In countries that are highly militarized or in war conflict, state violence against women can easily be spotted in the acts of physical violence, torture, imprisonment and terror.

But how do women spot the same in, for instance, the United States, a country with no domestic militarized conflict?

  • “Over the course of the year, 42 states and the District of Columbia enacted 122 provisions related to [women’s] reproductive health and rights. One-third of these new provisions, 43 in 19 states, sought to restrict access to abortion services,” reports the Guttmacher Institute in 2013.
  • Equal pay and job opportunities, appropriate labor legislation and same access to political and social opportunities and education are an aspiration but not a constitutional right for women in the U.S. Since 1923, the first time the Equal Right Amendment (ERA) was proposed to the Constitution and failed support from the states, advocacy groups have worked relentlessly to include equal rights for women.
  • The Violence Against Women Act of 1994 proposed by then-Senator Joe Biden, recognized the severity of violence against women but left out a number of cases included minorities, immigrant women, and gay, lesbian and transgender populations. In 2014, an extension to include such population was enacted by Congress and signed by President Obama. It only took 19 years to recognize the inequality suffered by these groups!
Houston Gun Show at the George R Brown Convention Center ( Wiki Commons)

Houston Gun Show at the George R Brown Convention Center ( Wiki Commons)

Violence against women and the role of small arms

From small children falling victims of accidents to women killed by their domestic partners or husbands, and from innocent pedestrians caught in gangs’ crossfire to victims of murder, rape, or burglary, the use of small weapons collects over 200,000 lives every year worldwide.

  • The number of small arms possessed by civilians is believed to outnumber three times those possessed by states and law enforcement. In 2007, the Small Arms Survey estimated civilians owned legally or illegally around 650 million firearms worldwide. Armed forces, on the other hand, held around 200 million, and additional 26 million were in hands of law enforcement personnel.
  • An estimated 90 firearms per 100 people are owned by civilians in the U.S. –the highest rate per capita in the world– followed by Yemen, with 55 weapons owned per 100 people. Both nations see gun ownership as a basic right and ingrained in the countries’ culture.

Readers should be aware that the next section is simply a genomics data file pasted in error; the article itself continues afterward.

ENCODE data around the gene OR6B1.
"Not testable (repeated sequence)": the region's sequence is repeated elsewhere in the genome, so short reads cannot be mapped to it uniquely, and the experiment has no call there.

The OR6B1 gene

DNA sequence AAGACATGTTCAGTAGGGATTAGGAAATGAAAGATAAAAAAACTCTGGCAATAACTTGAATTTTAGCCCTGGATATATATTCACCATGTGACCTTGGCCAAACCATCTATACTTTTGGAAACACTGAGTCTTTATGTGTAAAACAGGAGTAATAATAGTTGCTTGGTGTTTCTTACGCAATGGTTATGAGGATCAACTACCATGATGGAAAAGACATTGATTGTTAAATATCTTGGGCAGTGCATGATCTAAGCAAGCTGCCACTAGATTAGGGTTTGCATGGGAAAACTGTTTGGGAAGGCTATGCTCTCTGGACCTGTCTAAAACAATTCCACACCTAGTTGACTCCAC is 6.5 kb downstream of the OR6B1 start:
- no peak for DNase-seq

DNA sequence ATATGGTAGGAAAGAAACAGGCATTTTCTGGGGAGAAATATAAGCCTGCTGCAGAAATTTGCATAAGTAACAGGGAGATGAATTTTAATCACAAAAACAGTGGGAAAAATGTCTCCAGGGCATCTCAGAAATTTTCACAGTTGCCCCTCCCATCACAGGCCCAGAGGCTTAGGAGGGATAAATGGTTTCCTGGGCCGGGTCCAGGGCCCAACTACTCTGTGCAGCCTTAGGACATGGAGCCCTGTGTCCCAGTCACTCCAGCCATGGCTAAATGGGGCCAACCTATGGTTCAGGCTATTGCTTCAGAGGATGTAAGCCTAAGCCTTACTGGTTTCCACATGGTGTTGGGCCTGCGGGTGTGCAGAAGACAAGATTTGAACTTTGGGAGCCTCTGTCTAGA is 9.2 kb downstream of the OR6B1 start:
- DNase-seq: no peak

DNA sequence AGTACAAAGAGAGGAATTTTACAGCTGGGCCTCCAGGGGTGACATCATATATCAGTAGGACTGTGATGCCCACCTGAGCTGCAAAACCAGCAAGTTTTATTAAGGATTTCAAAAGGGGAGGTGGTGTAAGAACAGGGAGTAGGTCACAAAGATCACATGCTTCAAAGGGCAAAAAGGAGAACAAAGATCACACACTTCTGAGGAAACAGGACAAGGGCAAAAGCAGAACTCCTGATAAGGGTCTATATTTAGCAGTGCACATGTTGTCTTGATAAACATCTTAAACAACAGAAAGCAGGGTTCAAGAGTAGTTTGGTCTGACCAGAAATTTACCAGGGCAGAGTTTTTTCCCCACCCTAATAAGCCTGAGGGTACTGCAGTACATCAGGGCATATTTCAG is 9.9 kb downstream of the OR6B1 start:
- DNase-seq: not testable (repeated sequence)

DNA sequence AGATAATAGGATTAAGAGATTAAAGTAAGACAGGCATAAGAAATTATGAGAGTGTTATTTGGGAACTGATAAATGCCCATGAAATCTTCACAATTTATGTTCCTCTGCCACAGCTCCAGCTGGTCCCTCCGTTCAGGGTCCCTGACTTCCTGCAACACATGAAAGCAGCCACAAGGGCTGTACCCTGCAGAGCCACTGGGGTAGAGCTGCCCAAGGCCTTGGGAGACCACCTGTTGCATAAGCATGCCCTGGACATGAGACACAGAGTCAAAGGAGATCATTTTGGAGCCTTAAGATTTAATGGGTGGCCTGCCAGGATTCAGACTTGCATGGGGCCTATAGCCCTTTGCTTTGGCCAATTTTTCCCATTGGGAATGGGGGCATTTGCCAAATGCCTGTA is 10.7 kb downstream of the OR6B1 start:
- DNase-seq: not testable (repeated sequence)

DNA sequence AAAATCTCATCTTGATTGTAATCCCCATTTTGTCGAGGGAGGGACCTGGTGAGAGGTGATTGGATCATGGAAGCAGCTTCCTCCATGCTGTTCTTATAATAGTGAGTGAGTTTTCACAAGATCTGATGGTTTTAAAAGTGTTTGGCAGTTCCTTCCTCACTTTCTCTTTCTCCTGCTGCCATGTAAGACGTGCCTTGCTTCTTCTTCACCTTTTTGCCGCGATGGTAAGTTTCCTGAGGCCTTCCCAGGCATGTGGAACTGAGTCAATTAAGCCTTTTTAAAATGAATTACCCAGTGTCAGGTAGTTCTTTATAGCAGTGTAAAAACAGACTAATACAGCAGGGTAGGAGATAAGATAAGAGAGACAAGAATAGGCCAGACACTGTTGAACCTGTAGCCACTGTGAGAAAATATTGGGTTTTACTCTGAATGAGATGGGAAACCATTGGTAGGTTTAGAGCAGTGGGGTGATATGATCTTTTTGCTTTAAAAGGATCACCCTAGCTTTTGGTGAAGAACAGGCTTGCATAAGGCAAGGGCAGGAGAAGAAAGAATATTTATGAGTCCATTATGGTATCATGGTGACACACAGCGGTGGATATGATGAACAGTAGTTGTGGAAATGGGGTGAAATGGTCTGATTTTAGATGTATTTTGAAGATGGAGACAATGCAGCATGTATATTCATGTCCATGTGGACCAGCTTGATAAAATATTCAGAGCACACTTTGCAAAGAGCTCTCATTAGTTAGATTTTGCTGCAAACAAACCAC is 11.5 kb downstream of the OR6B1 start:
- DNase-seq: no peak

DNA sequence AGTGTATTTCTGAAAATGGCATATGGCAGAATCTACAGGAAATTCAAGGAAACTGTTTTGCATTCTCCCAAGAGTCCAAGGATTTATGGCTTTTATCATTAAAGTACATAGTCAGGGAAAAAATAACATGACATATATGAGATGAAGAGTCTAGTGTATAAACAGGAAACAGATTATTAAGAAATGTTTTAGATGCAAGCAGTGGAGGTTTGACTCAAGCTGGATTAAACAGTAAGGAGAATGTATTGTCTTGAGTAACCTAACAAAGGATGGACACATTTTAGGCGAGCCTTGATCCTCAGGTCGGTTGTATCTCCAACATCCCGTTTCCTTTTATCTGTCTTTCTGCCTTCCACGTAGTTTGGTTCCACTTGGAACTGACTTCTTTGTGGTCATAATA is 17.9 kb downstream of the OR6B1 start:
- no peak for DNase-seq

• The presence of a gun in a home increases the overall risk of a person being murdered by 41 per cent; but for women in a domestic violence situation, the risk nearly triples, according to a report published by Amnesty International.
  • Another study from the Harvard School of Public Health (HSPH) found that the U.S. has the highest rate of female homicide among 25 high income nations. The firearm homicide rate of women is 11 times higher compared to the other countries included in the study.
  • According to NOW, young women, low-income women and minorities are at greater risk of suffering from domestic violence and rape and at higher danger of being murdered by their partners and spouses.
  • According to the National Latino Alliance for the Elimination of Domestic Violence, Latinas face unique obstacles in addressing domestic abuse and threats to their safety and their children’s due to cultural and language factors such as lack of sufficient bilingual social workers, police and judiciary personnel; lack of financial basic knowledge and independence; and fear of their own deportation and/or separation from her children.

Sexual violence during and after war conflict

Armed conflicts and war increase violence against women including multiple rape, torture, sexual slavery and murder of women and girls in the war-zones, refugee camps, detention facilities and military bases, according to The Impact of Guns in Women’s Life report.

Violence against women in particular –and gender-based violence in general– is used as a way to dominate other ethnic or racial groups, in religious cleansing wars, military occupations, and any other kind of armed conflict. Instead of protecting them, many times those who hold authority execute these acts of violence against the civilian and military population.

  • The Amnesty International report on the Iraq war abuses shows that civilians in the combat zone were victims of violence by domestic as well as foreign armed forces –the U.S. included- as well as those detained in prisons and camps. The Abu-Grahib scandal was just an example of these actions.